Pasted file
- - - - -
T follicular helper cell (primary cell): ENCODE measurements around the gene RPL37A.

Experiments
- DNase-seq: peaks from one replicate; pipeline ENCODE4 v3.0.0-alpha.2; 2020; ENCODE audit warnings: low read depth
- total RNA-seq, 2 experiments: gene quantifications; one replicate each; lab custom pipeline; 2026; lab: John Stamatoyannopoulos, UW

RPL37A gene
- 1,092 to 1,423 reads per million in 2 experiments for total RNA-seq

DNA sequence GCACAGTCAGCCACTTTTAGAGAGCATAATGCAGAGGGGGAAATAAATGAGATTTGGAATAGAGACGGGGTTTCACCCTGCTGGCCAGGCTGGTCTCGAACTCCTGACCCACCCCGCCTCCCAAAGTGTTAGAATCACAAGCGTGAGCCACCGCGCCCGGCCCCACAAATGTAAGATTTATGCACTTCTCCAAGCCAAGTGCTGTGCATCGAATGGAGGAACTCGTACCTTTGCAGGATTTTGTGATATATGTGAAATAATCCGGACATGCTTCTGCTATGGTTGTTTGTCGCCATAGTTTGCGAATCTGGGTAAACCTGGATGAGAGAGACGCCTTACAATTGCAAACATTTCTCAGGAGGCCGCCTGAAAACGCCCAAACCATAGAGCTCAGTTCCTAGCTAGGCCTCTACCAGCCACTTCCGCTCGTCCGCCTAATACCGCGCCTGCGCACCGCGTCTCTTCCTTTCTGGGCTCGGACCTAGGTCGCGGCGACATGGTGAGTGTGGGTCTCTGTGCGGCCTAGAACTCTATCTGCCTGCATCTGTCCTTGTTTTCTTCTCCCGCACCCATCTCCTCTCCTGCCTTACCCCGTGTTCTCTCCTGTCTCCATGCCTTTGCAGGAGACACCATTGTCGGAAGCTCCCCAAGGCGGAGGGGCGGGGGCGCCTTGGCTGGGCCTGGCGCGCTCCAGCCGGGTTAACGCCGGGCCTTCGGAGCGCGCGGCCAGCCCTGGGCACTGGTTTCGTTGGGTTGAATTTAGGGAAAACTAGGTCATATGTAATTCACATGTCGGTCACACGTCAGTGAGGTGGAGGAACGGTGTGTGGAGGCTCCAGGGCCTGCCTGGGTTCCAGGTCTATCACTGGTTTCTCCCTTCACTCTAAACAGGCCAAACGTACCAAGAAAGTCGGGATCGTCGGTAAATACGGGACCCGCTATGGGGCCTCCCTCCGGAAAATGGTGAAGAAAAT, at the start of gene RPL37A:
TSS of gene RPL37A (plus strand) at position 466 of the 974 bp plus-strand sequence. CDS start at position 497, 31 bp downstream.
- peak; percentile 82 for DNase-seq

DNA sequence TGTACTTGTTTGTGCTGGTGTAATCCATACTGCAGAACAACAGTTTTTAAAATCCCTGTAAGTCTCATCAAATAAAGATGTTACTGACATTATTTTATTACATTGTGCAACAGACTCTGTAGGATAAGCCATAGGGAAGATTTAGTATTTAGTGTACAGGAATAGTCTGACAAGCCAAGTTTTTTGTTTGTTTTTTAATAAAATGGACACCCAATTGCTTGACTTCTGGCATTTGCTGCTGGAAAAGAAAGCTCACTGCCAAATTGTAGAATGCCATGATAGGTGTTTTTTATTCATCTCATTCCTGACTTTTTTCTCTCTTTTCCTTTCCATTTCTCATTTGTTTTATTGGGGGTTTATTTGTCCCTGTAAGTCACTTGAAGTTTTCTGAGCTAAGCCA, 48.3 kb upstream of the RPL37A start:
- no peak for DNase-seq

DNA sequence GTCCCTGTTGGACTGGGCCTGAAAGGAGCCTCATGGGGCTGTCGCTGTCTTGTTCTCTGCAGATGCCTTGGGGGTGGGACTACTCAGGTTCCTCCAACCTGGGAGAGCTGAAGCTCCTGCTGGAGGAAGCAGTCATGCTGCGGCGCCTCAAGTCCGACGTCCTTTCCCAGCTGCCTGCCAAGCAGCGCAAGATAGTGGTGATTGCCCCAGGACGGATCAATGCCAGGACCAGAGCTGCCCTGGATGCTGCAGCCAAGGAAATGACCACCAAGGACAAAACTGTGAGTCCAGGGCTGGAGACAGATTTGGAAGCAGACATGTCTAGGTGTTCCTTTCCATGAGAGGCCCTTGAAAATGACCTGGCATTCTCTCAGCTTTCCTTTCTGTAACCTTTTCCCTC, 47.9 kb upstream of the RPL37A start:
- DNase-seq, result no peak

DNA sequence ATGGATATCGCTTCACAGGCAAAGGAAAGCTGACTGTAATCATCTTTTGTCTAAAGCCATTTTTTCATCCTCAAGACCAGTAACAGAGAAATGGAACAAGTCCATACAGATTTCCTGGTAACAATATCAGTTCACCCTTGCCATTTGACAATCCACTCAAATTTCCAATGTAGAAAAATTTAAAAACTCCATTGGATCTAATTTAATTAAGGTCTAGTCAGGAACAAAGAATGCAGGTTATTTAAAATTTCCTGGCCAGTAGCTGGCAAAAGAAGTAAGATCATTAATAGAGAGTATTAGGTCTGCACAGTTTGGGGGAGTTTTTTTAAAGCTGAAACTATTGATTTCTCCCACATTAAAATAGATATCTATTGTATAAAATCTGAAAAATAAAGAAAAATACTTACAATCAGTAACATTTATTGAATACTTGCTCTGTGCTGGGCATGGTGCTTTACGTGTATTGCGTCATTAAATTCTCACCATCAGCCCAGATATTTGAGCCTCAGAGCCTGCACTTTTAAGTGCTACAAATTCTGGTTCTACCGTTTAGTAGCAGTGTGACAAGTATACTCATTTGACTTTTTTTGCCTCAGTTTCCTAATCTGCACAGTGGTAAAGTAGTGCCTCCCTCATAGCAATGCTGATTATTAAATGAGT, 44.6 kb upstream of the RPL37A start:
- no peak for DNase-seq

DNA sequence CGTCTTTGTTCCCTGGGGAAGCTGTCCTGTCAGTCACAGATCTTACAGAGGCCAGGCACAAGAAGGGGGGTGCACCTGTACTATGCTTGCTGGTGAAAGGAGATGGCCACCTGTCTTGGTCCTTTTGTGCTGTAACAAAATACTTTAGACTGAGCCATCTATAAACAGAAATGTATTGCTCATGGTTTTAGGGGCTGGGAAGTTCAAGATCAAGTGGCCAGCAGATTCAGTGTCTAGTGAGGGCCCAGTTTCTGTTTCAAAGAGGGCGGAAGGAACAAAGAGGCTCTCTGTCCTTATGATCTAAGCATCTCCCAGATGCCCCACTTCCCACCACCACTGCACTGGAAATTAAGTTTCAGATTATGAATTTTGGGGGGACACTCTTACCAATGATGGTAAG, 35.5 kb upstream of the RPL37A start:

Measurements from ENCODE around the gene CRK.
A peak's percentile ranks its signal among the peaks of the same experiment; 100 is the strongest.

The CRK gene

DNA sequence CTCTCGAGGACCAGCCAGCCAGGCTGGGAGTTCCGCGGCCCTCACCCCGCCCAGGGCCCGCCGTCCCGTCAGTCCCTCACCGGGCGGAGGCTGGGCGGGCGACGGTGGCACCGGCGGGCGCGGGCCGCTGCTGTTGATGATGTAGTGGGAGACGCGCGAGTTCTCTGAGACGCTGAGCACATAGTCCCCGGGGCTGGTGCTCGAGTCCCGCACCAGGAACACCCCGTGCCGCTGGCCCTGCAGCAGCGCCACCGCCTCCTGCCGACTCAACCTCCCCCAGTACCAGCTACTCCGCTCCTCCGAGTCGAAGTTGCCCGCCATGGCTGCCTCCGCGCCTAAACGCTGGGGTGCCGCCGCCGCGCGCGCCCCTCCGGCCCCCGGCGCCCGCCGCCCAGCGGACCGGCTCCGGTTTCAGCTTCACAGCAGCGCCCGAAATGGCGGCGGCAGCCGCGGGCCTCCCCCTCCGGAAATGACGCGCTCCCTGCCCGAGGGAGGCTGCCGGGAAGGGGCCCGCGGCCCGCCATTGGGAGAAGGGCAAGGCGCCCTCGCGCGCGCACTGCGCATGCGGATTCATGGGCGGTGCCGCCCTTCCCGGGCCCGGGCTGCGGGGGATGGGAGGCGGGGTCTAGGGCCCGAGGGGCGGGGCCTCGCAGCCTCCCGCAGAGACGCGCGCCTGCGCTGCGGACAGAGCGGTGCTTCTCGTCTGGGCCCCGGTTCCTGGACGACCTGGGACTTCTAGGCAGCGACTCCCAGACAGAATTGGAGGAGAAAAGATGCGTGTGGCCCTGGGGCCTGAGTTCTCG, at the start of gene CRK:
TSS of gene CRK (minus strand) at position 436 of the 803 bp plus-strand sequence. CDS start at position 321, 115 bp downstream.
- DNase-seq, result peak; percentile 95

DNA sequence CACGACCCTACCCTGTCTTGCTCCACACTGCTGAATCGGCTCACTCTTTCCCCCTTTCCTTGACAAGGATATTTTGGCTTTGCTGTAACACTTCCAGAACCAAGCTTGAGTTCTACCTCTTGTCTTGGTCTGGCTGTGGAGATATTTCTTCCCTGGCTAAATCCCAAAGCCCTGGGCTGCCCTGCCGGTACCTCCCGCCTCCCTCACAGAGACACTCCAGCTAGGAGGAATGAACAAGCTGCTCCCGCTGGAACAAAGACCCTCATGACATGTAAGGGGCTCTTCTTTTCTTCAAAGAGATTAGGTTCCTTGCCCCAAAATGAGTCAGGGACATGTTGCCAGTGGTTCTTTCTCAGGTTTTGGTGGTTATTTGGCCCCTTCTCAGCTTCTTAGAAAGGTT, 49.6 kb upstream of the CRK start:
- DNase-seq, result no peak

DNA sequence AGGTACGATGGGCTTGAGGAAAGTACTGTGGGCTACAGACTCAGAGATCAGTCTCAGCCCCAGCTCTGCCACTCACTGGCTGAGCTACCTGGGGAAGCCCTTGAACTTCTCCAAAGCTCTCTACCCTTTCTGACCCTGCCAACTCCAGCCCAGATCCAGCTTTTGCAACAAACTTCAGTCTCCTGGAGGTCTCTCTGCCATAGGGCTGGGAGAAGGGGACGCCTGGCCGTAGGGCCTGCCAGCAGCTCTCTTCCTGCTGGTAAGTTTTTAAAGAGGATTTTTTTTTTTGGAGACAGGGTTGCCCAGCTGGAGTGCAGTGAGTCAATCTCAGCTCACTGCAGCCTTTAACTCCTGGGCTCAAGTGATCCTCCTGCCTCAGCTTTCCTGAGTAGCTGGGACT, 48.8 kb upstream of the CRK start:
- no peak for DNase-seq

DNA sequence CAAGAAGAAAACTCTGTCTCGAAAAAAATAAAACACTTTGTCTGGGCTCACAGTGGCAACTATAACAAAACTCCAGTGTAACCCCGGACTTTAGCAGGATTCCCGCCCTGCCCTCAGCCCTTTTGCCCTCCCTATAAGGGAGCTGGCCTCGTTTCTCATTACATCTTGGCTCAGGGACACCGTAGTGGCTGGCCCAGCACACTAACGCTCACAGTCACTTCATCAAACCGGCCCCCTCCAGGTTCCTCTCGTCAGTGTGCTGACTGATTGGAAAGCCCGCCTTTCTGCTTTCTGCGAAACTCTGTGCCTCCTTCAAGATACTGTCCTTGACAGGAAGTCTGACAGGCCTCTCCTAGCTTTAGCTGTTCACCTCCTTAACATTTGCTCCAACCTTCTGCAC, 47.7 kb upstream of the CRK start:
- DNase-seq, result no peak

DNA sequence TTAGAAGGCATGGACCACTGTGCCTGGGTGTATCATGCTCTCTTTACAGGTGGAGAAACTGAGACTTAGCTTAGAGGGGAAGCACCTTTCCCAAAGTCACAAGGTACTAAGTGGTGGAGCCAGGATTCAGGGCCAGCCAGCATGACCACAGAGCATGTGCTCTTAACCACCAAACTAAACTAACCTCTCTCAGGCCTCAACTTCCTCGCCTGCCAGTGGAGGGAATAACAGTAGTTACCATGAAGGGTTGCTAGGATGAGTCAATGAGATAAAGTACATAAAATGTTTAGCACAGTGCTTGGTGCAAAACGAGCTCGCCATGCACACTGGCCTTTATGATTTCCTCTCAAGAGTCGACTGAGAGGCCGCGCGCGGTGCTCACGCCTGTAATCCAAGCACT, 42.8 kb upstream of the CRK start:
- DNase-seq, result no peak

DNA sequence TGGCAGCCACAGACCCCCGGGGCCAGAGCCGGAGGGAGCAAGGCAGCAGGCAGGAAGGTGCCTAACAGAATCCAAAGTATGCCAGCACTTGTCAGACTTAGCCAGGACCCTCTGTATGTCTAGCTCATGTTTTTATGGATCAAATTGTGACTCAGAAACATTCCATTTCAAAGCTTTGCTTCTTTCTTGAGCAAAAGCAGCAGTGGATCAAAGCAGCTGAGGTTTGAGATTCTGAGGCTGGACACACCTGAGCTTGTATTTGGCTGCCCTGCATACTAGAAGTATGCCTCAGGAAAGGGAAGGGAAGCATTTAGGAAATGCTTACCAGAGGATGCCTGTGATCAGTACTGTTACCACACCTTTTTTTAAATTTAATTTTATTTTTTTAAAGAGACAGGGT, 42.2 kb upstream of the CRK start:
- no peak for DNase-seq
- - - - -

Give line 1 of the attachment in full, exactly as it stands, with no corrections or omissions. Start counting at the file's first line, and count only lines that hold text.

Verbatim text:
T follicular helper cell (primary cell): ENCODE measurements around the gene RPL37A.